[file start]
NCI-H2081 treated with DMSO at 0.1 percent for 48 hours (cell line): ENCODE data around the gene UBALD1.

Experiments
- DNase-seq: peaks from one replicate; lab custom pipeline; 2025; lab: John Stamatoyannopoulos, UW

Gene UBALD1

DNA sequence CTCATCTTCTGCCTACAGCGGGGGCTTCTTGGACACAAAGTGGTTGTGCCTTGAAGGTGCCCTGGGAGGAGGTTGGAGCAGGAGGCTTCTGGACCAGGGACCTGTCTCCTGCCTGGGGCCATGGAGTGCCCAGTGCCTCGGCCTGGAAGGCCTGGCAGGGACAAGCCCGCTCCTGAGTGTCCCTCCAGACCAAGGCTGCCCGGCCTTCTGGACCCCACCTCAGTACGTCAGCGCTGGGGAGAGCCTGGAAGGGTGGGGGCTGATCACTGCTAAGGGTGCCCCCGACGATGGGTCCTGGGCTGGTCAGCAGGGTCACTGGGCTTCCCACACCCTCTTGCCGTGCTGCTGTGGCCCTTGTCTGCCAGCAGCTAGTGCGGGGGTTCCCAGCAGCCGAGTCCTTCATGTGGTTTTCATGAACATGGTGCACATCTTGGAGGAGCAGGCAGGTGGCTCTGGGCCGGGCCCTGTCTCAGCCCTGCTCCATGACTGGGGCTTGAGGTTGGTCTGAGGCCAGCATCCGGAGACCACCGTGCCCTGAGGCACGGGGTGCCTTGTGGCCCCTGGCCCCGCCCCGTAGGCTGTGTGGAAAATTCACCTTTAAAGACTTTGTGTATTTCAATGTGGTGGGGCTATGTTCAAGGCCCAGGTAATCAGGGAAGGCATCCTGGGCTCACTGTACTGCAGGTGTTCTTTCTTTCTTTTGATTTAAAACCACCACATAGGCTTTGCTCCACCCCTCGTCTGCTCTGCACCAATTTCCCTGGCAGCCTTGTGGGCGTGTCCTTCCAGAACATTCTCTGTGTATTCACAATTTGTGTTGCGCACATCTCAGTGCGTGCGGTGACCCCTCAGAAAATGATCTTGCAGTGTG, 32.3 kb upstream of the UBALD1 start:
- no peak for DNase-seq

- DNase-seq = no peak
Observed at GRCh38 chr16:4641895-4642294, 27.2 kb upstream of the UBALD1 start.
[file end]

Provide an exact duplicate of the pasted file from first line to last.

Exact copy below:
NCI-H2081 treated with DMSO at 0.1 percent for 48 hours (cell line): ENCODE data around the gene UBALD1.

Experiments
- DNase-seq: peaks from one replicate; lab custom pipeline; 2025; lab: John Stamatoyannopoulos, UW

Gene UBALD1

DNA sequence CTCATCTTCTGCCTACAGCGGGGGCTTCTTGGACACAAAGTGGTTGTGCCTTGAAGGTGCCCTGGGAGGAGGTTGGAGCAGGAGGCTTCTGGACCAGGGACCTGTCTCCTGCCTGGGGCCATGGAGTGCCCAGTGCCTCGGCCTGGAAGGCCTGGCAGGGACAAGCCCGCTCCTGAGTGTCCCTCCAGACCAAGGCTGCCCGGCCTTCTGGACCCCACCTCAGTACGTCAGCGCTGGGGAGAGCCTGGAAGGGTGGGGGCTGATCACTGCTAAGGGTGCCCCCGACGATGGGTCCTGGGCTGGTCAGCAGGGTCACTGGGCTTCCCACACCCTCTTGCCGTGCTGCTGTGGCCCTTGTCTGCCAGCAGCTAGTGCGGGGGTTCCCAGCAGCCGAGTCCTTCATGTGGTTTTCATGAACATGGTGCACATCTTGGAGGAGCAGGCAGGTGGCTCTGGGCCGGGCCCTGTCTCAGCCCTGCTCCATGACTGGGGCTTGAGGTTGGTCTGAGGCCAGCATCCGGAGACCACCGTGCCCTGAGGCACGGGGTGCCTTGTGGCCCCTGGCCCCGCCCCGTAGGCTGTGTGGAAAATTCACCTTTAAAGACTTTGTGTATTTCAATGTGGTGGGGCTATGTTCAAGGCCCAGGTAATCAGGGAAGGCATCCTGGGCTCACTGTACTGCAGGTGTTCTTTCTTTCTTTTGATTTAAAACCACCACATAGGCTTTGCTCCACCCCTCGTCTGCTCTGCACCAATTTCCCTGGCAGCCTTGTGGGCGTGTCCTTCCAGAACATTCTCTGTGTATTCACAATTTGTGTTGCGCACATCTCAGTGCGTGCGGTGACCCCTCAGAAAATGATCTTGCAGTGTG, 32.3 kb upstream of the UBALD1 start:
- no peak for DNase-seq

- DNase-seq = no peak
Observed at GRCh38 chr16:4641895-4642294, 27.2 kb upstream of the UBALD1 start.